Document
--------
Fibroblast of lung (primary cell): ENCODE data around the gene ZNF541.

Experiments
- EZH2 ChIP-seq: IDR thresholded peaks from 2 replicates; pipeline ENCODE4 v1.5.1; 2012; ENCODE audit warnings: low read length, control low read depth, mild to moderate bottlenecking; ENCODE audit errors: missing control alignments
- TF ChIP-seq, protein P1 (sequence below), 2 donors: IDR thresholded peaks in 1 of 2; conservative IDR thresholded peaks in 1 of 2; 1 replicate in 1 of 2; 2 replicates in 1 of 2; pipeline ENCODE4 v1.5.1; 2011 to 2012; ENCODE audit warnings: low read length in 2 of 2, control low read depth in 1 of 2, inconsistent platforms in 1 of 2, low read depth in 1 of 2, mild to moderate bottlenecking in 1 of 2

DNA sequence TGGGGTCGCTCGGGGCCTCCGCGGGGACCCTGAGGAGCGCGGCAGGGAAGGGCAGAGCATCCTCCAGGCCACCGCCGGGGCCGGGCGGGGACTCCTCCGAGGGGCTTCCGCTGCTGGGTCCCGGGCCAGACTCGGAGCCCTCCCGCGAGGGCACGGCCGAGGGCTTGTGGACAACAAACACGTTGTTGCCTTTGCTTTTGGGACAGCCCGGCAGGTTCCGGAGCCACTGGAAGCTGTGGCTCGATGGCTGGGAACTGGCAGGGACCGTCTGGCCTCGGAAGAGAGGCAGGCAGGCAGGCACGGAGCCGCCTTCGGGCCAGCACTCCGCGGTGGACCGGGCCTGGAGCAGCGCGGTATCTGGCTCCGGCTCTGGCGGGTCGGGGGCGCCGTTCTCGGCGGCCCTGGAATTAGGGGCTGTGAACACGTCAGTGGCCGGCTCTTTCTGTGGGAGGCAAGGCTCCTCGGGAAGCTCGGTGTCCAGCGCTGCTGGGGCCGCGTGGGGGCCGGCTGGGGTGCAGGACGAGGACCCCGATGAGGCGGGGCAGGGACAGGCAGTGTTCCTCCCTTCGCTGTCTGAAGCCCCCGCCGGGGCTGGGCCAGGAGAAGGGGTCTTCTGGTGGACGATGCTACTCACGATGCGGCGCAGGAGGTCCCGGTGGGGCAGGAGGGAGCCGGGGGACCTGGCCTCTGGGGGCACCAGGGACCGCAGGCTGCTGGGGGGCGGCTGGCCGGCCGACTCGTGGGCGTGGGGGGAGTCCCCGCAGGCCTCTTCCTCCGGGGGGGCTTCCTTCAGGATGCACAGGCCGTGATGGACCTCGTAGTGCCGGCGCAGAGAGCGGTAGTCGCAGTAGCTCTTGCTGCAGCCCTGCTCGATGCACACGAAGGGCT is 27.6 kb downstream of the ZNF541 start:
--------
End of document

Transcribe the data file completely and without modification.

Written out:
Fibroblast of lung (primary cell): ENCODE data around the gene ZNF541.

Experiments
- EZH2 ChIP-seq: IDR thresholded peaks from 2 replicates; pipeline ENCODE4 v1.5.1; 2012; ENCODE audit warnings: low read length, control low read depth, mild to moderate bottlenecking; ENCODE audit errors: missing control alignments
- TF ChIP-seq, protein P1 (sequence below), 2 donors: IDR thresholded peaks in 1 of 2; conservative IDR thresholded peaks in 1 of 2; 1 replicate in 1 of 2; 2 replicates in 1 of 2; pipeline ENCODE4 v1.5.1; 2011 to 2012; ENCODE audit warnings: low read length in 2 of 2, control low read depth in 1 of 2, inconsistent platforms in 1 of 2, low read depth in 1 of 2, mild to moderate bottlenecking in 1 of 2

DNA sequence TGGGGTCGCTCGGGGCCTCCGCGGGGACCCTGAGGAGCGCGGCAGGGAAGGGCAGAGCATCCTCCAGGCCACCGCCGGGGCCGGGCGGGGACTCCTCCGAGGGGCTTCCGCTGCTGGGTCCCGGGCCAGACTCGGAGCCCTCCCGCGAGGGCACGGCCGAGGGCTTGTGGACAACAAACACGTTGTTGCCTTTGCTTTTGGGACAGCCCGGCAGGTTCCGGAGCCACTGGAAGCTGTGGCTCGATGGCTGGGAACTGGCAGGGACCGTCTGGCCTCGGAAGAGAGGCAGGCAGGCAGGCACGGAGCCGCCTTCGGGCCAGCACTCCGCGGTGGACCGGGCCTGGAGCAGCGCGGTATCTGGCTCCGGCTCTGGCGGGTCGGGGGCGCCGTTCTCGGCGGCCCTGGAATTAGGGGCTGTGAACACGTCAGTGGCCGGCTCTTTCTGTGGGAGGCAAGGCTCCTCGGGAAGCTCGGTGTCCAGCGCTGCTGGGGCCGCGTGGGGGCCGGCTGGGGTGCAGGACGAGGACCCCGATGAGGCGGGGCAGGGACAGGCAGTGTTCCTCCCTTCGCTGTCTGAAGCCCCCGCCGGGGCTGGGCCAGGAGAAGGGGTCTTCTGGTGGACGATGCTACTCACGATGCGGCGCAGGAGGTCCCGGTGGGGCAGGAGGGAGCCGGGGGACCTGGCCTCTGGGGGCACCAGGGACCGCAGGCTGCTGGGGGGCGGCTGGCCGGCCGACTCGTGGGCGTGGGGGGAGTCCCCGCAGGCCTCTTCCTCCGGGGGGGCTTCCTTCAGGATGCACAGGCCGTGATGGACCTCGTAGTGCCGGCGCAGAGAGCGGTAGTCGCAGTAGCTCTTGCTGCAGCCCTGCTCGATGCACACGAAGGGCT is 27.6 kb downstream of the ZNF541 start: